Towering ambition

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The heliostat frame rises under dawn light at One Central Park, Sydney.

The heliostat frame rises under dawn light at One Central Park, Sydney. Image: Simon Wood

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Jean Nouvel’s One Central Park nearing completion on Broadway, Sydney.

Jean Nouvel’s One Central Park nearing completion on Broadway, Sydney. Image: Simon Wood

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Masterplan for Sydney's Central Park.

Masterplan for Sydney’s Central Park.

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Vertical garden by Patrick Blanc at One Central Park, Sydney.

Vertical garden by Patrick Blanc at One Central Park, Sydney. Image: Simon Wood

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Vertical garden by Patrick Blanc at One Central Park, Sydney.

Vertical garden by Patrick Blanc at One Central Park, Sydney. Image: Simon Wood

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A render of the cantilevered sky garden with the heliostat beneath.

A render of the cantilevered sky garden with the heliostat beneath.

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A render of the cantilevered sky garden.

A render of the cantilevered sky garden.

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Chippendale Green’s <em>Halo</em> sculpture by Jennifer Turpin and Michaelie Crawford.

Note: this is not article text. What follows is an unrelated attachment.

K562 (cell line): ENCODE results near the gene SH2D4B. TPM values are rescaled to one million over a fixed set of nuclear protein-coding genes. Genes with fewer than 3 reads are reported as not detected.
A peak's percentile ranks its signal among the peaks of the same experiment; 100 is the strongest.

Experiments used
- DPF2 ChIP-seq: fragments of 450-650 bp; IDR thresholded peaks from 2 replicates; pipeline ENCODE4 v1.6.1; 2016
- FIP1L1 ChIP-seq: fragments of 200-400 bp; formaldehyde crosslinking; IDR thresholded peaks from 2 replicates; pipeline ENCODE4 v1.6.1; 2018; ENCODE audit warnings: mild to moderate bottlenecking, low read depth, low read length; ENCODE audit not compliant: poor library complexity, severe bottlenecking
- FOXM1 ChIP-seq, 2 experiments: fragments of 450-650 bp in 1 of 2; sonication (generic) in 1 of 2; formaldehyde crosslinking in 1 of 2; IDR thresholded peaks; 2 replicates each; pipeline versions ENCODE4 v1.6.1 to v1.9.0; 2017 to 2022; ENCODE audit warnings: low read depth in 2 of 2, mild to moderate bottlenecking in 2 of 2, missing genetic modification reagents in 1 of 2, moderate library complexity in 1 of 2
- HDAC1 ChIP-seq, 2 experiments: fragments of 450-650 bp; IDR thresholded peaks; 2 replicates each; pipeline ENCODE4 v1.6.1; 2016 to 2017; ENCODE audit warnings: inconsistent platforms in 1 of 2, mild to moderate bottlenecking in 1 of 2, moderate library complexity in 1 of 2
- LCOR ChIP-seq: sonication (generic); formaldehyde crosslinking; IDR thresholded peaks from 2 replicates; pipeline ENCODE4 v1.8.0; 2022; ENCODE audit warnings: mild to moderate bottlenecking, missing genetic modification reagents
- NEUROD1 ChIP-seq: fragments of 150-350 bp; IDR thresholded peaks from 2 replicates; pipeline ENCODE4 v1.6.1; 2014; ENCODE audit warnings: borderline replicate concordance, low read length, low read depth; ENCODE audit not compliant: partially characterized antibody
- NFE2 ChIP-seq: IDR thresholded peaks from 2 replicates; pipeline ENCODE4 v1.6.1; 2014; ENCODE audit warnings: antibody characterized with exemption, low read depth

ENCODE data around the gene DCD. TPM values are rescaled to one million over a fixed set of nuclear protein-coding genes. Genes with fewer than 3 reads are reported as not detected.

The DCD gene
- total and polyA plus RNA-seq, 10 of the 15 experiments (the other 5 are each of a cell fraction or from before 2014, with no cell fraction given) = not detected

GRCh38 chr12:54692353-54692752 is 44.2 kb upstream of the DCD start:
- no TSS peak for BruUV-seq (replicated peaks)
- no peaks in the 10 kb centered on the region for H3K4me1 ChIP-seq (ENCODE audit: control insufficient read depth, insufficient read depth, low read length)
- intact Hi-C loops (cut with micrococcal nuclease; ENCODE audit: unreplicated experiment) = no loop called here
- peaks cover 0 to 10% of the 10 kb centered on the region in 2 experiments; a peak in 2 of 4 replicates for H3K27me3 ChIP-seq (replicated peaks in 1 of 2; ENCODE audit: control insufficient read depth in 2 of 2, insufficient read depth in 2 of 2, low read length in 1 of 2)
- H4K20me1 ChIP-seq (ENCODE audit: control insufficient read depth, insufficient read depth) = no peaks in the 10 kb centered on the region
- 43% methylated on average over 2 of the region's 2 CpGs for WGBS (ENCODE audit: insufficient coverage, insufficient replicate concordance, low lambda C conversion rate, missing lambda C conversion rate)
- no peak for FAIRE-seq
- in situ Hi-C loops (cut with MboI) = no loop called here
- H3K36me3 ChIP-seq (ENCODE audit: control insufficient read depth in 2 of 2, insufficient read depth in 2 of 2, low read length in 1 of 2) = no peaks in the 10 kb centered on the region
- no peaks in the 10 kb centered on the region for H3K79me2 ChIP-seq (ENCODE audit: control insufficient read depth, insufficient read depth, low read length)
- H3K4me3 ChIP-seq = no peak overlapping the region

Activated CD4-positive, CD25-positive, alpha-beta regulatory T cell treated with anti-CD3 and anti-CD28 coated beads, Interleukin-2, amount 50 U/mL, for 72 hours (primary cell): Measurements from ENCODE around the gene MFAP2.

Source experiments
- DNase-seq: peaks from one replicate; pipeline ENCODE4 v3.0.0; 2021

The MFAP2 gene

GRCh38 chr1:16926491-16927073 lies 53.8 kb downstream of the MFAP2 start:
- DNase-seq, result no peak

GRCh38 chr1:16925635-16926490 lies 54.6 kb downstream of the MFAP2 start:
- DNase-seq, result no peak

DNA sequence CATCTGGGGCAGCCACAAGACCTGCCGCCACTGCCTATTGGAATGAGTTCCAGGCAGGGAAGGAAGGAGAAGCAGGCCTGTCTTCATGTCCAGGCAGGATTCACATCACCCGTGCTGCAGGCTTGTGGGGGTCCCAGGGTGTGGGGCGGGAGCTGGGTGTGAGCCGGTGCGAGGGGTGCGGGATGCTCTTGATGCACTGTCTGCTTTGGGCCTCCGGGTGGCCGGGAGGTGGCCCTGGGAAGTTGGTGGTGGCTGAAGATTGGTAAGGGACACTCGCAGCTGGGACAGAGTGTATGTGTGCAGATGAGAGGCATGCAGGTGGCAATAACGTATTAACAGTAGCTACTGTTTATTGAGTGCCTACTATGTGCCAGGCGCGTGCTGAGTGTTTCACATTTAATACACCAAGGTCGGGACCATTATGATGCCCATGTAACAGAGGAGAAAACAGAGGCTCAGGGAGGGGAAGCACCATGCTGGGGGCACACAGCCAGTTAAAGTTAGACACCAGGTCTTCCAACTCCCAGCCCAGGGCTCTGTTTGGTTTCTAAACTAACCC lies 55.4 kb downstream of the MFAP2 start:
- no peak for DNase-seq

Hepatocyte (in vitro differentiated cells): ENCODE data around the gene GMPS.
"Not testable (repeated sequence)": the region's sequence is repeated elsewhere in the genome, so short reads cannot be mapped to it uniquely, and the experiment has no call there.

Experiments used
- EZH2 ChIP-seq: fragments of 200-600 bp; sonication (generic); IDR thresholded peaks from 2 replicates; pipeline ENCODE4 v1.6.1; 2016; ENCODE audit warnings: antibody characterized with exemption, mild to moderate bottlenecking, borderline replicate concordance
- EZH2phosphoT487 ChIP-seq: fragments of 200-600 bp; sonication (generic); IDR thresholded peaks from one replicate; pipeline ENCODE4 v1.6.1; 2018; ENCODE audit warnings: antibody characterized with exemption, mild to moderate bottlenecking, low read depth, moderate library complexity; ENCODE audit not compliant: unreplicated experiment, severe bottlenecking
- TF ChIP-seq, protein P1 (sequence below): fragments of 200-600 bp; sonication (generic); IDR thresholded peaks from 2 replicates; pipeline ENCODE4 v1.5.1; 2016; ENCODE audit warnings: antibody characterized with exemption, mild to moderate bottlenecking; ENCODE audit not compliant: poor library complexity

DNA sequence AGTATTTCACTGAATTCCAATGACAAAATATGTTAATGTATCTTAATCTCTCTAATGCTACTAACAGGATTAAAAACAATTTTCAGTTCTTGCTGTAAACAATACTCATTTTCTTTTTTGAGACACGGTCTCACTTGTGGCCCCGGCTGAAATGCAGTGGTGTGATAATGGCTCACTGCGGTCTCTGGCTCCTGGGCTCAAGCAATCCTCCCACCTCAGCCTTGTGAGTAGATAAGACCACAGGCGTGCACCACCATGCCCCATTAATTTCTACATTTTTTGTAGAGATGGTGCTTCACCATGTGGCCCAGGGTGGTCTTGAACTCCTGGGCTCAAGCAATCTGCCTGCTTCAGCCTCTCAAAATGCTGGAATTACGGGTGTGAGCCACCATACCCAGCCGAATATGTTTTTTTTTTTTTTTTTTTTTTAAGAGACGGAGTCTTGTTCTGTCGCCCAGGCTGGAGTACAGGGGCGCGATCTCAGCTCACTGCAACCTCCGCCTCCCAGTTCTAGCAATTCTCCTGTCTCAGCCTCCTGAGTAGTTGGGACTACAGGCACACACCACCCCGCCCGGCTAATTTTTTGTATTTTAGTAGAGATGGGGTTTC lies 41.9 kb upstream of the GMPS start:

Chippendale Green’s Halo sculpture by Jennifer Turpin and Michaelie Crawford. Image: Simon Wood

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In a vast inner-city precinct under renewal, an audacious steel platform for a garden in the sky rises up at One Central Park, Jean Nouvel’s Sydney opus.

On Friday, 1 February, early-morning motorists and commuters along Sydney’s Broadway would have seen an eery sight: a 110-tonne steel frame being craned into place at the One Central Park apartment complex, French architect Jean Nouvel’s Sydney opus. I didn’t see it happen, but I did drive past the following evening, and was quietly excited.  

Hoisting the frame was an engineering challenge thirty months in the making, though it took just a few hours, beginning just before dawn, to lift the giant steel frame one hundred metres into the air with the help of the FAVCO M2480 tower crane, otherwise known as “Tinkerbell.”

A render of the cantilevered sky garden with the heliostat beneath.

The steel structure is the base of an outdoor sky garden that also supports Australia’s first heliostat in a residential setting. The heliostat will reflect daylight into One Central Park’s retail atrium below, and at night, will deliver a light show designed by the French artist Yann Kernel. “Firsts” are all well and good to claim, but for my money, the sky garden and swimming pool – cantilevered into space from the twenty-ninth floor – will be the real heartstopping gesture here.   

Vertical garden by Patrick Blanc at One Central Park, Sydney. Image:  Simon Wood

One Central Park is Ateliers Jean Nouvel’s first project in Australia. They are working with Sydney’s PTW Architects on this first stage of the residential component to be built at Sydney’s Central Park. Due for occupation by late 2013, its two towers will house 623 of the precinct’s expected two thousand apartments. Already the vertical gardens by French botanical artist Patrick Blanc are taking shape on the East and smaller West tower facades – there will be twenty-one in all.